6. "I only make these comments because there have been so many flame wars about one developer being better than another and so forth. I can just smell another one coming with this post."

    Steve, it's unfortunate that the expectation of yet another bout of tediously didactic rhetoric would cause any of us to couch our opinions too cautiously in deference to a bully.

    Don't be discouraged. And don't feed the bears. If there's nothing for them to eat they'll wander off to another campsite. I'll do my best to clean up the droppings so folks don't have to watch their steps so carefully.
     
  7. I like your results thus far, so I think its worth more experimentation.

    Is it just me or do others enjoy the experimentation for its own sake? I kinda feel like a mad scientist at times.

    :D
     
  8. The question I have is what scanner did you use? Whatever it was, it seems to work quite well in terms of preserving the sharpness and resolution of the negative.

    I would say the results you got are very typical of what I get with the same film/developer combination and the quality is rather self-evident. I also frequently use Pan F+ with Rodinal.
     
  9. Thanks for the responses. I certainly don't want to promote any duels between developers. I just wanted to get an idea if my results were close to what should be expected from this combo - sounds as if that's so. As mentioned, everyone has their own personal tastes and visions, and they are all "right" and "good".

    I also agree that experimentation is good and fun. It's nice to be familiar with how to achieve different looks/effects with various film/developer combinations. I think we have to be careful not to spend too much time/thought in that arena, while we all know that it's really the image, itself, that matters (regardless of what film/developer/camera/lens/etc was used).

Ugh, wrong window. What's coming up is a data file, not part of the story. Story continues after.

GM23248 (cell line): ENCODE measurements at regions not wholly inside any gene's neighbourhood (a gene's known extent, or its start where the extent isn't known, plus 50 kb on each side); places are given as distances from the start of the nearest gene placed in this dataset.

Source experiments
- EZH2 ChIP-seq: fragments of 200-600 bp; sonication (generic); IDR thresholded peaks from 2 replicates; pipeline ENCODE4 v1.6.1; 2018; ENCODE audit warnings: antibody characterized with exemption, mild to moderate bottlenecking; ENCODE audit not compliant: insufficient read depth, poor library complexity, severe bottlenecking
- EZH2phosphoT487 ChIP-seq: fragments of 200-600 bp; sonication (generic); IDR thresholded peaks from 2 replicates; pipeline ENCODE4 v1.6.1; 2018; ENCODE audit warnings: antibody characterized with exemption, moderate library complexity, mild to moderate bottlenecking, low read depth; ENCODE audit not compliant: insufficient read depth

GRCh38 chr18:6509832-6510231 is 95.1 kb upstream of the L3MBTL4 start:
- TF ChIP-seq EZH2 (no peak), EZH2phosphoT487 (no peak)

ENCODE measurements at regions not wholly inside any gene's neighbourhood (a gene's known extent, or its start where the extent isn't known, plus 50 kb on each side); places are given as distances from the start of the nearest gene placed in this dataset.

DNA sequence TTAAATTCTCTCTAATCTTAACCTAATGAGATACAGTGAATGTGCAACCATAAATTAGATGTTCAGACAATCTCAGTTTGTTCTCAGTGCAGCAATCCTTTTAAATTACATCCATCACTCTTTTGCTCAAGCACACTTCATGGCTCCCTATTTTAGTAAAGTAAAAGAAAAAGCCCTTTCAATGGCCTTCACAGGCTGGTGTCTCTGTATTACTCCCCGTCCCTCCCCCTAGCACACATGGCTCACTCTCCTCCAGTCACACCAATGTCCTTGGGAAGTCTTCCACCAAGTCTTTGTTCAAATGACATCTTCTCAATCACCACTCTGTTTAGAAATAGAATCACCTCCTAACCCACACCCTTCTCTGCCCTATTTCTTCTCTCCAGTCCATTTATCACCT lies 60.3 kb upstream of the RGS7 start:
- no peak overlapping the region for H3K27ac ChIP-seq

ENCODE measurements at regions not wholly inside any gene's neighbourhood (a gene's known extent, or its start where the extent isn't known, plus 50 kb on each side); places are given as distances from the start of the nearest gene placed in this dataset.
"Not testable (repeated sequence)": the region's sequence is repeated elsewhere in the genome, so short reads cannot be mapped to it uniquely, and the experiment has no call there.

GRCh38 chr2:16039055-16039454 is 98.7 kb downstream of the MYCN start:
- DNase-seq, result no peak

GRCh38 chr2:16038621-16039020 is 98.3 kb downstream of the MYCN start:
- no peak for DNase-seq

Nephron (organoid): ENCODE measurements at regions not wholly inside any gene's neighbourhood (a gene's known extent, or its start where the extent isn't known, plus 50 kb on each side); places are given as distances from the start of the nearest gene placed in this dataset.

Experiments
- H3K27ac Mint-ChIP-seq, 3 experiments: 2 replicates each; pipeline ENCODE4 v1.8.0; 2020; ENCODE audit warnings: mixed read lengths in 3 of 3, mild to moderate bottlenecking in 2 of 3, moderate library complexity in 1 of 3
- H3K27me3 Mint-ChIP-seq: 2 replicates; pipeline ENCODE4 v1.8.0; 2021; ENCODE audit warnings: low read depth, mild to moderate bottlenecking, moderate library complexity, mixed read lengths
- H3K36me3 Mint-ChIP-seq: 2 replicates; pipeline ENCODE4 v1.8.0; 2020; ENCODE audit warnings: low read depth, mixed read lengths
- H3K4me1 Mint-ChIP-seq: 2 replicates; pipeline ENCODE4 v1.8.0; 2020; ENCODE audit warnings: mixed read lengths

I look forward to trying Rodinal again. The verdict is still out on whether I'll stick with it in the long run. I do like FP4+, and will stick with it as my primary film for while (leaving a little room for experimentation of course).

    Scanner was an Epson 3170 (great bang for the buck scanner for my purposes). 6x6 negative scanned @3200dpi. Slight level adjustments to try to match the darkroom print. Some spotting of dust marks. Resized for posting.
     
  10. Bob, can't judge the quality of your scan on my crappy LCD, but few other thoughts.

    It's only couple of weeks as I returned to my own darkroom after 15 years of 'lab-only'. I developed few FP-4 in ID-11 (1+3), then in Rodinal Special (1+15). All films appear to be developed normal as I judge mesuring densities with Seconic meter and a light table (found I have to rate it at E.I.100). Tonalities are fine, but the grain is size of a baseball for my taste.

    In school years long ago I developed a lot of russian-made B&W films that were rated at E.I. 32 (according to manufactures, though I didn't do my own tests). I've spent a lot of time trying different developers mixing them from raw chemicals that I could find. At the end I came by Kodak DK-20 developer (can't find this recipy anymore). That was when I finally was satisfied with the grain and striking accutance (and that's with film shoot through russian Helios lens and printed through primitive lens), though contrast was a bit high. Nevertheless, I have something to compare my current results with. I remember hanging my own 20x30cm fiber prints on the wall. That was back in 80s. My recent prints are fine with the contrast and sharpness, but the grain disturbs me very much, so I'm thinking to go down to lower speed films, gonna find some ISO50 or even ISO25 film and try it with Perceptol.